Press Release

Press Release of Negros Forests Ecological Foundation, Inc.

Hundreds run for trees

Hundreds run for trees
10km men's run: (l-r) Race Director Frank Echevarria, third-placer Alvin Villanueva; winner Jeson Agravante; second-placer Joel Alcorin; event organizers J J Coscolluela and Ojie Aguilar

Some 300 runners from Negros and Panay competed in Sunday's 'Run Forest Run', a fun run featuring distances of three, five and 10km.

Staged as part of the official opening of Cool Runnings, a new athletic specialty store, the event started and finished outside the store's premises at the East Block.

NFEFI Appeals to Farmers

The Negros Forests and Ecological Foundation (NFEFI) is appealing to local farmers and the food industry for supplies of foodstuffs for the more than 100 endemic and endangered animals in its center in Bacolod City.

MJ and his mother Sandy, Visayan Spotted Deer, the world’s most threatened deer species. MJ was born last year at the NFEFI center.*

For many years, NFEFI has been at the forefront of efforts to protect and conserve the fragile environment of Negros. NFEFI’s Biodiversity Conservation Center located by the Provincial lagoon in Bacolod City serves as a captive breeding and rescue station for many of the endemic and threatened animals found in Negros.

MJ, the first Visayan Spotted Deer fawn to be born at NFEFI in the past six years.*

Christmas Piglets Born at NFEFI

Sita with two of her four piglets at NFEFI’s Center in Bacolod City.*


Sita, an eight year-old critically endangered Visayan Warty Pig, gave birth Monday night to a litter of four piglets at the Negros Forests & Ecological Foundation’s, Inc. (NFEFI) Biodiversity Conservation Center in Bacolod City.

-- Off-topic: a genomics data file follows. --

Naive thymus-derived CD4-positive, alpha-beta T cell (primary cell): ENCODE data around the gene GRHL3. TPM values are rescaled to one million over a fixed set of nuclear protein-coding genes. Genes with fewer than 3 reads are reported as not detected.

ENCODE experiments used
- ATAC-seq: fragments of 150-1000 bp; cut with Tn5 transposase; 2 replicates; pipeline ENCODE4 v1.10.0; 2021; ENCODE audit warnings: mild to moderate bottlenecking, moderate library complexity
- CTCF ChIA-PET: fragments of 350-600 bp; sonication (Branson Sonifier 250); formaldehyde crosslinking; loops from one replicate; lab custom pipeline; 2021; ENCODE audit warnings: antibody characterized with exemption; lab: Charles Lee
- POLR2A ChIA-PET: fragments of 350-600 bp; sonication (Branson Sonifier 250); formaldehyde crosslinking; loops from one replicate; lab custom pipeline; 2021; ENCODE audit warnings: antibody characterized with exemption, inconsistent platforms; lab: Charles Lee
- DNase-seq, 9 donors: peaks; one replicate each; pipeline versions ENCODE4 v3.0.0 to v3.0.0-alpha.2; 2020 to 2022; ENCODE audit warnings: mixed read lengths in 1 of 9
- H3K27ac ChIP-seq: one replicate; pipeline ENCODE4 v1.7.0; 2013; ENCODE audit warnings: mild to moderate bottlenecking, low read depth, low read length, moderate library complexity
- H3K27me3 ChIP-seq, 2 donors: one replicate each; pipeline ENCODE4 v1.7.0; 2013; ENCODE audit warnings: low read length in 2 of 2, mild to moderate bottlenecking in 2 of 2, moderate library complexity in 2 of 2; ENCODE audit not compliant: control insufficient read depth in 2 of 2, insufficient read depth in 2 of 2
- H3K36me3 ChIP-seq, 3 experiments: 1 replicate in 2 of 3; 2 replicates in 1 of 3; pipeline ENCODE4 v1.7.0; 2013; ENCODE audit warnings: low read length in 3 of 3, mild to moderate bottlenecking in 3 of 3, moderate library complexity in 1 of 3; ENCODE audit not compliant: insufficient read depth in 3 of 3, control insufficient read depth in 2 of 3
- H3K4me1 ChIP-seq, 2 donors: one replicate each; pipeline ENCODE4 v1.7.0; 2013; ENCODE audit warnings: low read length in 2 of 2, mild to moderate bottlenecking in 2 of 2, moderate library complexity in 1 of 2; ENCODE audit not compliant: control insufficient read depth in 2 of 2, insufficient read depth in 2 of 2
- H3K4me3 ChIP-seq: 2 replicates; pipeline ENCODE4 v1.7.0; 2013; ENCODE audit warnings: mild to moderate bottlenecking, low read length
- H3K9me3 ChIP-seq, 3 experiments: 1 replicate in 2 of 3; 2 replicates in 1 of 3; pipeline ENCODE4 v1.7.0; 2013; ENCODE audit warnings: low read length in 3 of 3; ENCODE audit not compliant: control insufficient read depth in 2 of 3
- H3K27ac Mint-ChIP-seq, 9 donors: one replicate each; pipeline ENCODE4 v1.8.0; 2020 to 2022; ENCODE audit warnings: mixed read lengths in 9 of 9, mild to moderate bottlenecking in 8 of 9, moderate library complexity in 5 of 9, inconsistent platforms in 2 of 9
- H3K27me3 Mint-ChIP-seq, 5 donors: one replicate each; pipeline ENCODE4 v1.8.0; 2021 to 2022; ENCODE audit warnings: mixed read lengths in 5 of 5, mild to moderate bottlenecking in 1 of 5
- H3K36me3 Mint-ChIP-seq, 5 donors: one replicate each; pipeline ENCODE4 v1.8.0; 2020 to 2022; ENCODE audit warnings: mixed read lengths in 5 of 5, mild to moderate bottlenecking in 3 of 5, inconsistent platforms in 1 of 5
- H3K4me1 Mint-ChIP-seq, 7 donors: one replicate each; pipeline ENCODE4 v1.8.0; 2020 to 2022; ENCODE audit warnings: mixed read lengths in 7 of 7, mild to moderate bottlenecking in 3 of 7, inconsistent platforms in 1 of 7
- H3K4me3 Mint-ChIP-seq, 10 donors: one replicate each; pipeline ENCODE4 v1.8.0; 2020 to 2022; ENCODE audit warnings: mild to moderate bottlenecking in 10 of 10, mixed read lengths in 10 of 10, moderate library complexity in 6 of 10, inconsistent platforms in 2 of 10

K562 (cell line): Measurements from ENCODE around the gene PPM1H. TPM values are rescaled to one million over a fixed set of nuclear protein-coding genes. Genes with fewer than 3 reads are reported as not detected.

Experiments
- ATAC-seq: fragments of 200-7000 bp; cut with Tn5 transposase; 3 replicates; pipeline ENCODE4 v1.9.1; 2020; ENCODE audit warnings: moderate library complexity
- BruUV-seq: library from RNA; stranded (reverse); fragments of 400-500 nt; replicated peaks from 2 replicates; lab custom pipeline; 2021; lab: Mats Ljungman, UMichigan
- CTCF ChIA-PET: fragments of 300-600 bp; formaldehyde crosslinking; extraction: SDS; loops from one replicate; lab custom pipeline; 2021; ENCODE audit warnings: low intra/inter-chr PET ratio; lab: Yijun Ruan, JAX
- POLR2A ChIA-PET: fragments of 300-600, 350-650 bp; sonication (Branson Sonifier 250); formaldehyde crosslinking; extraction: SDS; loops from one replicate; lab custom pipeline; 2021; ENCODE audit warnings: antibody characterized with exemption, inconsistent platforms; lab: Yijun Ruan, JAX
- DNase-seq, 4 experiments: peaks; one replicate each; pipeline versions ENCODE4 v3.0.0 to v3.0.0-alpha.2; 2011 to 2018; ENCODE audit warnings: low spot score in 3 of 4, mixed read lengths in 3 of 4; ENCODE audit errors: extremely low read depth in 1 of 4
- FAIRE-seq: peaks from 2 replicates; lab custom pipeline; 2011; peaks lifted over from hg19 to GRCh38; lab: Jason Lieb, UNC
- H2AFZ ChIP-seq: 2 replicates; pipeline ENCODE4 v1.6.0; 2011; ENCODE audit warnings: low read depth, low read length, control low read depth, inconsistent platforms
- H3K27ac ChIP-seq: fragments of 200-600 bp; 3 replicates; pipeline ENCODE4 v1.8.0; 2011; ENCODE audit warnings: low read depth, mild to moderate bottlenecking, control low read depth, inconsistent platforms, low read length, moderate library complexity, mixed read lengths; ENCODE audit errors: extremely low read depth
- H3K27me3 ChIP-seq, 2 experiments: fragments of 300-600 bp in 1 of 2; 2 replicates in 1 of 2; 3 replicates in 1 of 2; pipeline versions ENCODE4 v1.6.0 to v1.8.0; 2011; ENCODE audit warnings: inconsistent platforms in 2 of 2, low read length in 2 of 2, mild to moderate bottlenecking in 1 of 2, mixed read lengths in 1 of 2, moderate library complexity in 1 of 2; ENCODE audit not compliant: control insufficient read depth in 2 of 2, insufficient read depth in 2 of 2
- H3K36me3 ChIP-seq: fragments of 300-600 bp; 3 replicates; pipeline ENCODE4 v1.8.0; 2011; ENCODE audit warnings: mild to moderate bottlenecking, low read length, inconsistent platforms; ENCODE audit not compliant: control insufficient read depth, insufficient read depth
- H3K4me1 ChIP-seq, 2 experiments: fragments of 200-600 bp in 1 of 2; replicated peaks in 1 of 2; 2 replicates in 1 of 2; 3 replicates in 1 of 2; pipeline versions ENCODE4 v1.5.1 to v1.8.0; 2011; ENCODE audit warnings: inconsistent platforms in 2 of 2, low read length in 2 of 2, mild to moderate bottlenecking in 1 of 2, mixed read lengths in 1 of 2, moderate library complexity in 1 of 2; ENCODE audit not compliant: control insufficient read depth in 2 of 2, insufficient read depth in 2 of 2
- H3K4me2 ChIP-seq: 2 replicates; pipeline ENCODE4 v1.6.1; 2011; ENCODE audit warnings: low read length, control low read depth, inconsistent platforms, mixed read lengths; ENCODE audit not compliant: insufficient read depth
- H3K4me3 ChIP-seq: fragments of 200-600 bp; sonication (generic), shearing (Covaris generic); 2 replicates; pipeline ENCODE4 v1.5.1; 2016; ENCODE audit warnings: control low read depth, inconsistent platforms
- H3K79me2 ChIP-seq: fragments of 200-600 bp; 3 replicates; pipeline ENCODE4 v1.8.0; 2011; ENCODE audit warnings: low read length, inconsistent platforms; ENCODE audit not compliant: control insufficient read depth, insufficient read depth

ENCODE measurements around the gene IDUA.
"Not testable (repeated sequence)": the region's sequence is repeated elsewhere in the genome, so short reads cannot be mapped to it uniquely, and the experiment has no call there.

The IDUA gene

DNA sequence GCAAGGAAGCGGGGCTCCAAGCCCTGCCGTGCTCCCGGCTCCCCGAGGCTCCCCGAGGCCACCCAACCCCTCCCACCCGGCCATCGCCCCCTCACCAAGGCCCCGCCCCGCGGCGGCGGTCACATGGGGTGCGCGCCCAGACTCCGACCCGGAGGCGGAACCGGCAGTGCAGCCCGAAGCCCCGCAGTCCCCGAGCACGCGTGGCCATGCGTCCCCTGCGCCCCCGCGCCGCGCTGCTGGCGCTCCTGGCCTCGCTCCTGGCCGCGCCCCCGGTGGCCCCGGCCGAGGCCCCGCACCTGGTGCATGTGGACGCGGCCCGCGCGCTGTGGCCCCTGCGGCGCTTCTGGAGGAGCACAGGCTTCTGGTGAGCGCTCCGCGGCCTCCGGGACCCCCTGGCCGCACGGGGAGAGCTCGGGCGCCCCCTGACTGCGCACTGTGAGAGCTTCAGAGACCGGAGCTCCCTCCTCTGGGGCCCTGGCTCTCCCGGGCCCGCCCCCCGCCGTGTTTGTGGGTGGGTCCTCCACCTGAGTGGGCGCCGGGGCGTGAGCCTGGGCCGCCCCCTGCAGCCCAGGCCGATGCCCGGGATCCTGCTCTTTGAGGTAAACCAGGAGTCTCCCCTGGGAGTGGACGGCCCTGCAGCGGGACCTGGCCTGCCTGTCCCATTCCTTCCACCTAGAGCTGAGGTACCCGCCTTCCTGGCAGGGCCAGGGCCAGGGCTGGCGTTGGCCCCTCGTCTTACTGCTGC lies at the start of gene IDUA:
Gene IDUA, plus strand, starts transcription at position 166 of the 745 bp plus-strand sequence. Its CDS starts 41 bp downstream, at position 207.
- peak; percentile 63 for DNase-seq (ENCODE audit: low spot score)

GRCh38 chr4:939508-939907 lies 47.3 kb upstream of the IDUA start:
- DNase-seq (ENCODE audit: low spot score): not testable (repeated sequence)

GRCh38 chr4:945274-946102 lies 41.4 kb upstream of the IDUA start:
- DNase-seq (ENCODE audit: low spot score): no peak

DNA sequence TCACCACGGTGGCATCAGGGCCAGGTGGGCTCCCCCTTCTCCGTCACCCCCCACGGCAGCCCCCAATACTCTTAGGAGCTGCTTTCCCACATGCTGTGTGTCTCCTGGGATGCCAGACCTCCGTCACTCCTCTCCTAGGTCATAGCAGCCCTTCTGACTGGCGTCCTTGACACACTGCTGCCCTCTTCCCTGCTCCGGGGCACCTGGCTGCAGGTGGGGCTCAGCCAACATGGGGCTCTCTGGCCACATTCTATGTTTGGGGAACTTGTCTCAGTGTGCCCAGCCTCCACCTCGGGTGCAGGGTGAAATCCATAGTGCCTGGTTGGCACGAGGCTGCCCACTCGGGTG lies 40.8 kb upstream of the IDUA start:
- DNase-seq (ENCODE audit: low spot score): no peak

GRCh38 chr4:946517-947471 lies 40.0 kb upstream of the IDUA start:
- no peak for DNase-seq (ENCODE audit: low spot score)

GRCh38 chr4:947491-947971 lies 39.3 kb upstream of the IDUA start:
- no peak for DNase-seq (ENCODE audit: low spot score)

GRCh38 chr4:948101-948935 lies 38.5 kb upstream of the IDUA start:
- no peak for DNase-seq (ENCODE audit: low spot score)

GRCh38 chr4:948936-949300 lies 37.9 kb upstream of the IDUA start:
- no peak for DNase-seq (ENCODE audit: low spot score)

This was her second litter in four years. The father is Jojo, a 16 year-old warty pig.

"Fortunately, Sita had a relatively easy pregnancy and the piglets are doing well," said Dr. Joanne Justo, NFEFI’s curator.

Batting for Bats

Students, Govt. Employees, NFEFI Plant 500 Mangroves

Mangroves help man survive the effects of Climate Change. Mimie Ledesma (Education Officer, PBCFI/NFEFI-BCC) and Brgy. Tanod Dominador Villarin do their share in planting the coastal tree at Brgy. Punta Taytay.* (JMGJusto NFEFI-BCC- PIA)

About 500 mangrove (pagatpat) propagules were recently planted at Purok Sea Wall, Brgy. Punta Taytay during a mangrove planting activity spearheaded by the Negros Forests and Ecological Foundation Inc. (NFEFI) and the Philippines Biodiversity Conservation Foundation, Inc. (PBCFI) in collaboration with the West Negros University (WNU) and Department of Environment and Natural Resources-Community Environment and Natural Resources Office (DENR-CENRO).

NFEFI-BCC Education Officer Mimie Ledesma said about a 100 students from WNU took part in the activity together with some staff of the DENR-CENRO. This is part of the activities identified for this year’s 5th Provincial Wildlife Month celebration.

Before the planting, Punta Taytay Mangrove Reforestation Program Manager Alexander Gunce conducted a briefing on the importance of reforesting shorelines and the role mangroves play in achieving aquatic ecological balance.

Sumakwel's Song of Freedom

Wednesday, November 18, 2009

Storytelling, one of the earliest forms of folk art, was featured for the first time today as part of Negros Wildlife Month celebrations.

Renowned local storyteller, Mark Asuela, from the charity foundation Share An Opportunity Philippines, was the guest narrator.

Using antlers from a rare Visayan Spotted Deer, renowned storyteller Mark Asuela tells the children about Sumakwel's Song of Freedom.

Speaking to 150 local school children at the Negros Forests and Ecological Foundation's Center in Bacolod City his chosen tale was 'Sumakwel's Song of Freedom'.

This tells of a young Visayan Spotted Deer who asks his grandfather why the family ended up in the Mari-it Wildlife Conservation Park in Panay.

The old deer tells the fawn how long ago they all enjoyed the freedom of the forests, but then as the forests became smaller and smaller due to logging, hunting and poaching life became a dangerous struggle. But, their deepest wish is one day to return to the forests and once again enjoy their freedom.